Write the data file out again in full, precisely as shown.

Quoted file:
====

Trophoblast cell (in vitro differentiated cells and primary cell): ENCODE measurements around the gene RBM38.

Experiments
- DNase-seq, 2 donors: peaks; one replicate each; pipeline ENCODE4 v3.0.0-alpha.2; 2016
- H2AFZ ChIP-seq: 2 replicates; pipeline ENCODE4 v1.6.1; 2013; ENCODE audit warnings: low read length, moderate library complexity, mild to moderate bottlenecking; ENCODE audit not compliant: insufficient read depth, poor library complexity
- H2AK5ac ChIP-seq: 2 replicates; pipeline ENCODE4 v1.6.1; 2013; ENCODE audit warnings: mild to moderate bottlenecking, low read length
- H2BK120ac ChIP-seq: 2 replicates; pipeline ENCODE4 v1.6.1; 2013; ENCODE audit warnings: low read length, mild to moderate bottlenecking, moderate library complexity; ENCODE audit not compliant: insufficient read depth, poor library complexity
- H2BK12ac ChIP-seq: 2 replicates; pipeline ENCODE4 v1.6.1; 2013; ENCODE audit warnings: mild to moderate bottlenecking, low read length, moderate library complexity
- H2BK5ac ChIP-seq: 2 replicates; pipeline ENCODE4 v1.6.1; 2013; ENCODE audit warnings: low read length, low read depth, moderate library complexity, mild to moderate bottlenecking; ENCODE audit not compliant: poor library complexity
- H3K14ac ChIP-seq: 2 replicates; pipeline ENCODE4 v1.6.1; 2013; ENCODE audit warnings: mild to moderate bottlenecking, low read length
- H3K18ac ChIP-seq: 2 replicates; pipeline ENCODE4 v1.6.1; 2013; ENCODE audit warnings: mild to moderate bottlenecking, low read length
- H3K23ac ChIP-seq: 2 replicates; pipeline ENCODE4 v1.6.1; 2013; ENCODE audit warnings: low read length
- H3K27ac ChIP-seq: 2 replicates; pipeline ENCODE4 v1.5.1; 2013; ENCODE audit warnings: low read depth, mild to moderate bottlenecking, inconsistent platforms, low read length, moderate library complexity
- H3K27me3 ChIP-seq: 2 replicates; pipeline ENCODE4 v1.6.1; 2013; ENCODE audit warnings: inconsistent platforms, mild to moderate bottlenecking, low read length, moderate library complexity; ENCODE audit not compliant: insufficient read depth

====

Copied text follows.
Trophoblast cell (in vitro differentiated cells and primary cell): ENCODE measurements around the gene RBM38.

Experiments
- DNase-seq, 2 donors: peaks; one replicate each; pipeline ENCODE4 v3.0.0-alpha.2; 2016
- H2AFZ ChIP-seq: 2 replicates; pipeline ENCODE4 v1.6.1; 2013; ENCODE audit warnings: low read length, moderate library complexity, mild to moderate bottlenecking; ENCODE audit not compliant: insufficient read depth, poor library complexity
- H2AK5ac ChIP-seq: 2 replicates; pipeline ENCODE4 v1.6.1; 2013; ENCODE audit warnings: mild to moderate bottlenecking, low read length
- H2BK120ac ChIP-seq: 2 replicates; pipeline ENCODE4 v1.6.1; 2013; ENCODE audit warnings: low read length, mild to moderate bottlenecking, moderate library complexity; ENCODE audit not compliant: insufficient read depth, poor library complexity
- H2BK12ac ChIP-seq: 2 replicates; pipeline ENCODE4 v1.6.1; 2013; ENCODE audit warnings: mild to moderate bottlenecking, low read length, moderate library complexity
- H2BK5ac ChIP-seq: 2 replicates; pipeline ENCODE4 v1.6.1; 2013; ENCODE audit warnings: low read length, low read depth, moderate library complexity, mild to moderate bottlenecking; ENCODE audit not compliant: poor library complexity
- H3K14ac ChIP-seq: 2 replicates; pipeline ENCODE4 v1.6.1; 2013; ENCODE audit warnings: mild to moderate bottlenecking, low read length
- H3K18ac ChIP-seq: 2 replicates; pipeline ENCODE4 v1.6.1; 2013; ENCODE audit warnings: mild to moderate bottlenecking, low read length
- H3K23ac ChIP-seq: 2 replicates; pipeline ENCODE4 v1.6.1; 2013; ENCODE audit warnings: low read length
- H3K27ac ChIP-seq: 2 replicates; pipeline ENCODE4 v1.5.1; 2013; ENCODE audit warnings: low read depth, mild to moderate bottlenecking, inconsistent platforms, low read length, moderate library complexity
- H3K27me3 ChIP-seq: 2 replicates; pipeline ENCODE4 v1.6.1; 2013; ENCODE audit warnings: inconsistent platforms, mild to moderate bottlenecking, low read length, moderate library complexity; ENCODE audit not compliant: insufficient read depth